Blood is probably the last thing that comes to mind for most folks when thinking about ingredients. But it wasn't always this way, as waste not, want not was a way of life for our ancestors. Across the world, people made a point to use every part of an animal, blood included. The Germans have blood sausage, the Portuguese have morcela, the French have Boudin Noir, and here in Louisiana, we have blood boudin (also called blood sausage). While we have no definitive proof, it is believed that Louisiana was introduced to German blood sausage, which influenced the creation of Blood Boudin.
Blood Boudin is traditionally made at Boucheries, a cajun cookout where a whole pig is butchered and prepared. It is similar to regular boudin, which contains pork meat, pork liver, rice, vegetables, and seasonings, all stuffed in a natural pork casing, except with fewer seasonings and with fresh pig's blood added.
"Blood Boudin is literally just Boudin and you add blood," says Alan LaFluer, musician and Boucherie host. "You don't use any salt or seasoning when you add blood because there is salt in blood.
Due to regulations on the process to make blood boudin, it is very rare to find it sold in stores. You can find it at Bourgeois Meat Market in Thibodaux, LA, where they have spent years working on a method that would get Louisiana state approval. Other than that market, the most common way you come upon it is when made at home or at a boucheries.
"We make it every time we make boudin, especially at Boucheries, where you don't waste a single part," says LaFluer. "There is no edible part of the pig we don't use. I don't know exactly where it comes from. We always had it. My entire life if someone made homemade boudin they made blood boudin and regular boudin."
How Lousiana Blood Sausage is Made
"When we kill the pig, we move it to head downhill and we cut the neck and collect the blood," says LaFluer. "When you do that you have to add salt and whisk to keep it from congealing. We proceed to cook the pork for the boudin. We follow the same process as regular boudin without seasoning. You cook your meat, your vegetables, broth, and rice, and then you add the blood when you mix it together and then stuff it into the pork casing."
The taste is savory and sweet with a barely detectable metallic underbite. While many people may be off put due to the ingredients in the sausage, it's a wonderful meat to enjoy with rice, beans, or even on a charcuterie plate.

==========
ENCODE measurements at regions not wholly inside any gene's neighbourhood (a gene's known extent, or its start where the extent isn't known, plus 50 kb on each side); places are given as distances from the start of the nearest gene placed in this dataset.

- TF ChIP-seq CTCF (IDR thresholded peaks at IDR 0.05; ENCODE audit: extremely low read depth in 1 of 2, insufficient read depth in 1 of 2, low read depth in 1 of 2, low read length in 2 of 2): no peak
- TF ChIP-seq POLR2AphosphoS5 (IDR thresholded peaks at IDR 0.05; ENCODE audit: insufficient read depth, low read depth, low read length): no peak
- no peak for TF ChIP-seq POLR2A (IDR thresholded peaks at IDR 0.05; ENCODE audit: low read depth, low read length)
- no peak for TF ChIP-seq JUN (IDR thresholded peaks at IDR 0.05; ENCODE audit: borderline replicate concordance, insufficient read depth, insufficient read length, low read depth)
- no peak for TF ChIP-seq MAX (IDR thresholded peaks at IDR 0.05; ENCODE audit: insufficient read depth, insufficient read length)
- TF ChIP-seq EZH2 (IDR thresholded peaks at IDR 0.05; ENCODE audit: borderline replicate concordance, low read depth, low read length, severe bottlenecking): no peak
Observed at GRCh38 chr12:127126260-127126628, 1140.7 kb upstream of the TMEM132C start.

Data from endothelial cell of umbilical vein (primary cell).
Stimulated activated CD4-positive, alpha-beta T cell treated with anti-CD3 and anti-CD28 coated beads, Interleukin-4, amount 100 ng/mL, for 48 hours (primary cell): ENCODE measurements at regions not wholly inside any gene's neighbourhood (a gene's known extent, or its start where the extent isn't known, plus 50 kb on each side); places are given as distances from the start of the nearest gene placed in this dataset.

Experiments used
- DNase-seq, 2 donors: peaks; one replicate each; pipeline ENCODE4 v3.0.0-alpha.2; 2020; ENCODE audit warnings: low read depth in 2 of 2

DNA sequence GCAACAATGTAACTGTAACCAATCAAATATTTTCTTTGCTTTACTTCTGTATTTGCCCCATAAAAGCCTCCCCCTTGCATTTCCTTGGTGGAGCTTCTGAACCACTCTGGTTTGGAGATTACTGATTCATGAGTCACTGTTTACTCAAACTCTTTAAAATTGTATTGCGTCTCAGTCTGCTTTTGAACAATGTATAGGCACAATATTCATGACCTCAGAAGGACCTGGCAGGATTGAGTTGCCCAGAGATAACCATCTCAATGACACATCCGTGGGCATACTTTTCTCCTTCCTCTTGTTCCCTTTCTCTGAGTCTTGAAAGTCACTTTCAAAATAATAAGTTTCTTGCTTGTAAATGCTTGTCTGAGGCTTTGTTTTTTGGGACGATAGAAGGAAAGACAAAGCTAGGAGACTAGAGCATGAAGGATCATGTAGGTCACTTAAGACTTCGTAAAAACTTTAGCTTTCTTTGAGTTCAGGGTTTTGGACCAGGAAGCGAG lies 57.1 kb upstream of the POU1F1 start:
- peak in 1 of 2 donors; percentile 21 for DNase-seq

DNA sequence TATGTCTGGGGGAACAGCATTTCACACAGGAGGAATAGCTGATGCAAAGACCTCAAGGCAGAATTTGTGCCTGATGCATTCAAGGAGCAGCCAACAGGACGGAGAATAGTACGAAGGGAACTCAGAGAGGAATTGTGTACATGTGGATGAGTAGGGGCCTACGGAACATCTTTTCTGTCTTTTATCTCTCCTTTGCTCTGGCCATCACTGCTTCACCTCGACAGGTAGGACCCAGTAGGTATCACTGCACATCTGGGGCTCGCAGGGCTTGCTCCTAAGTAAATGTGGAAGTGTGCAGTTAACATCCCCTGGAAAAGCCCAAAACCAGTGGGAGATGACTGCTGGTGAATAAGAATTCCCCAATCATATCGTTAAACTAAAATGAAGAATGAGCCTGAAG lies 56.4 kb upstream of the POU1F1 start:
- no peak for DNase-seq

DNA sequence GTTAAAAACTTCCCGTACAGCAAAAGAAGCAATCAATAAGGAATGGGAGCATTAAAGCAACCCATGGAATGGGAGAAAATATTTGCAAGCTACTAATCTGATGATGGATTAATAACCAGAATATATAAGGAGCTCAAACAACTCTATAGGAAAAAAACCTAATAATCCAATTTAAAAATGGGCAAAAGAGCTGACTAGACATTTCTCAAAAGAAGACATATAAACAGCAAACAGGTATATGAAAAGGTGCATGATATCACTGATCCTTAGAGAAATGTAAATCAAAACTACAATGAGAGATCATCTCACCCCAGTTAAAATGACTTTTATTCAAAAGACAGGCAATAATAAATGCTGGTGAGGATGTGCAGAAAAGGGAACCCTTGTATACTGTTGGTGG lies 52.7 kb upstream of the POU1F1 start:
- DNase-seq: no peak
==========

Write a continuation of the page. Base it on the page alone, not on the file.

READ: Everything You Need To Know About Andouille Sausage
Fresh pork blood and liver is imperative for this dish. While this does have a slightly gamey flavor it is not overpowering.
- 2 1/2 quarts pork stock
- 2 lbs pork shoulder bone in
- 5 cups onions chopped
- 3 tablespoon minced garlic
- 1 tablespoon salt
- 2 tablespoons cayenne pepper optional
- 1 tbls black pepper optional
- 1/4 lb fresh pork liver
- 7 cups freshly cooked rice
- 2 cups chopped green onions
- 2 1/2 cups fresh pork blood
- Natural hog casing
- Bring 2 quarts of pork stock in a large Dutch oven to a boil over high heat. Add pork shoulder, onions, 3 teaspoons of cayenne pepper, minced garlic, and salt. Bring the mixture back to a boil and then reduce it to a harsh simmer.
- Simmer for at least 1 1/2 hours until the meat is fork-tender, turning periodically, and add more stock if needed.
- While the meat cooks assemble the grinder with 3/8 inch hole grinding disc and prepare casings an hour before stuffing Soak casings in cold water for about 5 minutes. Rinse casings under cold water. Place one side of the casing over the faucet nozzle and fill with cold water to rinse out salt and check for any holes. Drain out the water and set casings on a large plate. Cover with a towel and place in the refrigerator.
- When the meat is done, remove it from the pot and let cool. Keep the stock at a boil, add liver to the pot, and cook for about 3 minutes, turning the meat at least once. Once cooked remove the liver and set it aside,
- Remove pot from heat. Strain the stock and reserve it and the vegetables.
- Grind meat and fat ( remove bones) into a large container.
- Once the meat is all ground add rice, reserved veggies, green onions,1 cup of stock, black pepper, and remaining cayenne pepper. Mix thoroughly. Taste test to see if you would like more pepper. The mixture should be moist enough to make a ball but not runny. Add more stock if needed but a little at a time to make sure it doesn't become runny.
- Add pork blood and mix very well. Thoroughly combine.
- Immediately fill casings and make 4-5 inch links.
- Gently place Boudin in a large Dutch oven. Cover with stock, add water if necessary
- Heat over high heat until the water reaches 180 degrees ( it should be almost simmering) Keep at this temperature to keep Boudin from bursting. Cook for 15-20 minutes until heated thoroughly.